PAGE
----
Wellness Word July 14

Editor’s note: Wellness Word is an informational column which is not meant to replace a health care professional’s diagnosis, treatment or medication.


Should Selenium Supplementation Be Avoided?


By Hari Dass Khalsa, DC


Selenium is a trace mineral essential to good health but necessary only in small amounts.  It is interesting to note that before it was found to be an essential nutrient, selenium was considered remarkably toxic to humans.  Early research was optimistic that selenium supplementation might help prevent cancer and certain cardiovascular problems.  A breakthrough occurred in 1973, when it was observed that selenium protected against oxidative damage in selenium-deficient rats.  However, recent research has found that selenium supplementation might be more harmful than beneficial.

An international medical research team reported in Annals of Internal Medicine that selenium supplements are likely to increase the risk for diabetes.  In this randomized, double-blind, placebo-controlled trial, 1,202 participants were given either oral selenium or placebo.  During a follow-up of over 7 years, type 2 diabetes developed in 58 selenium recipients but in only 39 placebo recipients.

Another study examined the relationship between the use of multivitamins containing selenium and the risk of prostate cancer.  The study investigated 295,344 men with a mean age of 62 years who were cancer-free at enrollment.  The researchers discovered that persons taking high levels of multivitamins containing selenium have increased risks of advanced and fatal prostate cancers.

Yet another study investigated selenium for the prevention of cardiovascular disease.  In this randomized, double-blind, placebo-controlled trial, over 1,000 subjects were given either oral selenium or placebo. This research team found no overall effect of selenium with any of the cardiovascular disease endpoints.

Selenium supplementation might be beneficial in certain populations, such as those with HIV or those with severe gastrointestinal problems, such as Crohn’s disease.  Additionally, selenium supplementation may be beneficial in regions of the world where diets are low in selenium, such as China, but there is no evidence of selenium deficiency in the United States.  Thus, selenium supplementation is a real public health concern.  More than 1% of the U.S. population takes selenium supplements, and more than 35% takes multivitamin and multi-mineral supplements that often contain selenium.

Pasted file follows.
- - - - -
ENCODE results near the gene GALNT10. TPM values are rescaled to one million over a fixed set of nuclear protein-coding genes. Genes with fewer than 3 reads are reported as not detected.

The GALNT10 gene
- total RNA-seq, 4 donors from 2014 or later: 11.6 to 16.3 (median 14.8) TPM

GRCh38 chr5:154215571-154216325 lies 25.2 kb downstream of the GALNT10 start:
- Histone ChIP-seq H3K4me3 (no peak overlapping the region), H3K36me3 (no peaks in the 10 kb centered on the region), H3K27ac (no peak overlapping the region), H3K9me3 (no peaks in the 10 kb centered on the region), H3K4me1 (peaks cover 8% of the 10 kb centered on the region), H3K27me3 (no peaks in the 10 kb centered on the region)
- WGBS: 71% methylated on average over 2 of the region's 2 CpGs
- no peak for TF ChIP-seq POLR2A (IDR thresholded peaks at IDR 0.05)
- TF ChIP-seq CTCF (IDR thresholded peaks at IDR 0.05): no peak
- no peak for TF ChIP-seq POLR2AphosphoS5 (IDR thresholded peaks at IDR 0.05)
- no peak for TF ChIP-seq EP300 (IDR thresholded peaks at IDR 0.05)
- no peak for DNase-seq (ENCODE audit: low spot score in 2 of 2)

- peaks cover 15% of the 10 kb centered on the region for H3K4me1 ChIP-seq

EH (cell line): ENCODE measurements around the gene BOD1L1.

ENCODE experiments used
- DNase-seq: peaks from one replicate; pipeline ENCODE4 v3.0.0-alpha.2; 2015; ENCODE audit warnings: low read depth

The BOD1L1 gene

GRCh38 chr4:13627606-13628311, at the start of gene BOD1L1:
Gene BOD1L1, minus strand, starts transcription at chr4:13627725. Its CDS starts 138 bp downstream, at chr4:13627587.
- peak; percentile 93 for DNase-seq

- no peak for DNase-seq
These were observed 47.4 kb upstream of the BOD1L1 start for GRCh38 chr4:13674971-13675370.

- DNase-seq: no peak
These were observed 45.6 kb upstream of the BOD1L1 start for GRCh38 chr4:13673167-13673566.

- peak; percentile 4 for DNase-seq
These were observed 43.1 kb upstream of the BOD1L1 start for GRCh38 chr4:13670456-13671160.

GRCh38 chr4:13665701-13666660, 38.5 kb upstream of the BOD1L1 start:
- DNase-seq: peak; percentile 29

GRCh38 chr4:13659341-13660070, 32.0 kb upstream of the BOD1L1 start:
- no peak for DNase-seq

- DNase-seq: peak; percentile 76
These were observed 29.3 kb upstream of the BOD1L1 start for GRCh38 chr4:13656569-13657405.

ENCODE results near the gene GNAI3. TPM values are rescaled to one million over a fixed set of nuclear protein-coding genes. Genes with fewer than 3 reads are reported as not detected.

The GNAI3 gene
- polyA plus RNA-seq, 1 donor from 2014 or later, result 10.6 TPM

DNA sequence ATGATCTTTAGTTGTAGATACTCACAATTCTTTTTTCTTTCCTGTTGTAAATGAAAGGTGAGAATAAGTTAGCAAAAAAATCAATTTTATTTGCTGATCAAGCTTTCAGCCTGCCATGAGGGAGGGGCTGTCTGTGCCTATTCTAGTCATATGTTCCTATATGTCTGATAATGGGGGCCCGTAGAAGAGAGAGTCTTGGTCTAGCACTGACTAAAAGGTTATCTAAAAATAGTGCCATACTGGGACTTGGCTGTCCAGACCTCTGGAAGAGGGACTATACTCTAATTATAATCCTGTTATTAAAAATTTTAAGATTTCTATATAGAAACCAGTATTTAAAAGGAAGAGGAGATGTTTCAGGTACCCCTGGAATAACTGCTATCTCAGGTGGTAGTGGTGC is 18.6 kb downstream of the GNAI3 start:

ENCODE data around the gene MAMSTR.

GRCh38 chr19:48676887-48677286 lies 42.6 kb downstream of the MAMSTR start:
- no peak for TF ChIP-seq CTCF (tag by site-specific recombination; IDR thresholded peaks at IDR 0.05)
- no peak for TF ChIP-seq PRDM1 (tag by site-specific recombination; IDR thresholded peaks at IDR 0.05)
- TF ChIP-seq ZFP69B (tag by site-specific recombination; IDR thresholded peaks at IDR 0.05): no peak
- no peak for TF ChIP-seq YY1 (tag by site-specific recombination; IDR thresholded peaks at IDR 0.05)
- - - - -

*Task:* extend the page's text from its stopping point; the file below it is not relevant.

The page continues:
In light of information that selenium may be associated with increased health risks, caution is recommended.  Selenium supplementation should be viewed as having uncertain and possibly toxic effects.  Overt symptoms of acute and chronic selenium toxicity include brittleness and loss of hair and nails, fatigue, neurologic damage, hepatic degeneration, gastrointestinal disturbances, enlarged spleen, and chronic dermatitis.

The amount of selenium in soil, which varies by region, determines the amount of selenium in the foods grown in that soil.  Animals that eat grains or plants grown in selenium-rich soil have higher levels of selenium in their muscle.  Plant foods like rice and wheat are the major dietary sources of selenium in most countries.  In the United States, meats and breads are common sources of dietary selenium.  Most Americans consume enough of these foods to get adequate amounts of selenium without the need for supplementation.


Dr. Hari Dass Khalsa is a chiropractor specializing in the non-surgical treatment of spinal conditions with offices located in the Hawthorne District. Please call 503.238.1032 for more information.

Wellness Word July 14

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